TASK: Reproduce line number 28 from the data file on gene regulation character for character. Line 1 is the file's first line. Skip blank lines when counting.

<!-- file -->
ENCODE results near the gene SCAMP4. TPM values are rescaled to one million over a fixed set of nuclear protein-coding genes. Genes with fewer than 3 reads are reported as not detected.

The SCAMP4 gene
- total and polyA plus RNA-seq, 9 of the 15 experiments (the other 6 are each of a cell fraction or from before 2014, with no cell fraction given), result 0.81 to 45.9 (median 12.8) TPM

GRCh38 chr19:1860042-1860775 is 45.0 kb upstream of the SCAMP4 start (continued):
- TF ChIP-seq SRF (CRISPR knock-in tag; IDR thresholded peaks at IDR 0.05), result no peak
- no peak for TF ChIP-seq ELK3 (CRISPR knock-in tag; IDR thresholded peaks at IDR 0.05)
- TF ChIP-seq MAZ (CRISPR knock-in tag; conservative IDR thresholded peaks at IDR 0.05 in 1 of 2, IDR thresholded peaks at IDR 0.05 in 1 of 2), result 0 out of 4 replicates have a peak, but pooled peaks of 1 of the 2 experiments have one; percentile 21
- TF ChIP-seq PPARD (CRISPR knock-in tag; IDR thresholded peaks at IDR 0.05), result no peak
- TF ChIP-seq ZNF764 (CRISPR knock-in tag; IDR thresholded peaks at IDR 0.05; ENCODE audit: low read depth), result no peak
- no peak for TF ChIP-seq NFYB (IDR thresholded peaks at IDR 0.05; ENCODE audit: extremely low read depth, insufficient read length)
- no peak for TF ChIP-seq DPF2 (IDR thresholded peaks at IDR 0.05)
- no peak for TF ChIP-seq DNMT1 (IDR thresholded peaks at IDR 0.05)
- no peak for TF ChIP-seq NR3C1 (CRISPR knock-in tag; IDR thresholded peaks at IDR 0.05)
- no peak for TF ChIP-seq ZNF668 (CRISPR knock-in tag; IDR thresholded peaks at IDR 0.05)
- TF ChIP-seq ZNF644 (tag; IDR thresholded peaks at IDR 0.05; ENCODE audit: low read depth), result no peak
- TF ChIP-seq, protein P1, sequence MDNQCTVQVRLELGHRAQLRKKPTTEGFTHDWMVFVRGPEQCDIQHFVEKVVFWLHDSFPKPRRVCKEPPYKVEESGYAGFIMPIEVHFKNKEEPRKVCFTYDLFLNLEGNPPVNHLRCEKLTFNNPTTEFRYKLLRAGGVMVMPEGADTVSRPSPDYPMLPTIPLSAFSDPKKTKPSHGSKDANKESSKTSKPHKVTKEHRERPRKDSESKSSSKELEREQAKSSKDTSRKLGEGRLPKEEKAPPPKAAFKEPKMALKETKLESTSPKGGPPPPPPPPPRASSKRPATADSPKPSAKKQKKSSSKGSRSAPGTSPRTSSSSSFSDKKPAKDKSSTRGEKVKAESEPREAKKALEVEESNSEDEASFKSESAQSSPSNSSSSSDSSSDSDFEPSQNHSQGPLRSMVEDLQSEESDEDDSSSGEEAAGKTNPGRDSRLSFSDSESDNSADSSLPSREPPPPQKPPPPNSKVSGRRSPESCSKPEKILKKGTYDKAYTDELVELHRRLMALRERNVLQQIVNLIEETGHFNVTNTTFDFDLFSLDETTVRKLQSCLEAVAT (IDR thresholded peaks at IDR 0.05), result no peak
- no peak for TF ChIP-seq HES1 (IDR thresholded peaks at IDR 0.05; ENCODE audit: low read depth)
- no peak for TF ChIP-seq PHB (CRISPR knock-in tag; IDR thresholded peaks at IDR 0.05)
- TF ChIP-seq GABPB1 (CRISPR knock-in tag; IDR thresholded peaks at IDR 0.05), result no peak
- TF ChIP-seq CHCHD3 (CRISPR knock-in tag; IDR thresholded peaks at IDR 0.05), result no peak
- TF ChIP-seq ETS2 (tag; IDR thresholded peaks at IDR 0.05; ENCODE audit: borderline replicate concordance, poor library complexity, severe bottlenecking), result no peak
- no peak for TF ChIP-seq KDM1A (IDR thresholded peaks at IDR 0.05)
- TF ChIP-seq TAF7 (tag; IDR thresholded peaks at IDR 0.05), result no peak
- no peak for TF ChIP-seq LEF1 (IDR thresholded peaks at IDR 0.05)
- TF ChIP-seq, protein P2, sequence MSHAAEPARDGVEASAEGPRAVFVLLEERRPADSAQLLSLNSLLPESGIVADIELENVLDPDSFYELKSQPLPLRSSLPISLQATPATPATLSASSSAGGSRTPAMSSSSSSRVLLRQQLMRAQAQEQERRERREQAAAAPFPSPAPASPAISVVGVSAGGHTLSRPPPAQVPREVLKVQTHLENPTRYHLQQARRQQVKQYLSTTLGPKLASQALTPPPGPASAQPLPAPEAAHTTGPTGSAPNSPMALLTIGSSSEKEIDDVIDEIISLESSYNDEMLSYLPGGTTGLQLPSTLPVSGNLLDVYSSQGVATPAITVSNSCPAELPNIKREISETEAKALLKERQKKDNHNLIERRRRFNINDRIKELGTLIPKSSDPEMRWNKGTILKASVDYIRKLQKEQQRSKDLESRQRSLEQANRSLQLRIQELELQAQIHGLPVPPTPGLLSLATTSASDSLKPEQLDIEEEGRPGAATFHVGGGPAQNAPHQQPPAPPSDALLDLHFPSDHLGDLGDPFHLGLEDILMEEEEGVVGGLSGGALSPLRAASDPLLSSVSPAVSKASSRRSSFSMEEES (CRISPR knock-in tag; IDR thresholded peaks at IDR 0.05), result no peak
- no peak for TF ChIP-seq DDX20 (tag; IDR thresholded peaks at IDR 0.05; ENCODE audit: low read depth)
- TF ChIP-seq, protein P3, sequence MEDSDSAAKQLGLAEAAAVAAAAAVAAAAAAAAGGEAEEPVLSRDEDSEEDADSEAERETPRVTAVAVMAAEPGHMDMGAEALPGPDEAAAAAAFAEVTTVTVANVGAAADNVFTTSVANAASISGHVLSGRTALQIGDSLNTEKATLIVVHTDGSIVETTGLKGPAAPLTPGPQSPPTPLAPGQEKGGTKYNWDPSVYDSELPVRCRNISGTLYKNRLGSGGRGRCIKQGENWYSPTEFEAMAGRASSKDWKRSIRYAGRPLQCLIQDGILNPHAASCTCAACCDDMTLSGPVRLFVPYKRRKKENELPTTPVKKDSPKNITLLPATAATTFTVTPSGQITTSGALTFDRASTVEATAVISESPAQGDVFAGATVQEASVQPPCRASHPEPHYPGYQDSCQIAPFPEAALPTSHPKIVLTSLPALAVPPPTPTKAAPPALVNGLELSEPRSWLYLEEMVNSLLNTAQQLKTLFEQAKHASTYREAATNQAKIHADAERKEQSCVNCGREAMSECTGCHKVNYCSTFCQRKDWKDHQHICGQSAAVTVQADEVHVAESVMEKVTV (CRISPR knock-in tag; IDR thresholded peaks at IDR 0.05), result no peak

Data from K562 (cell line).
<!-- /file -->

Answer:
Data from K562 (cell line).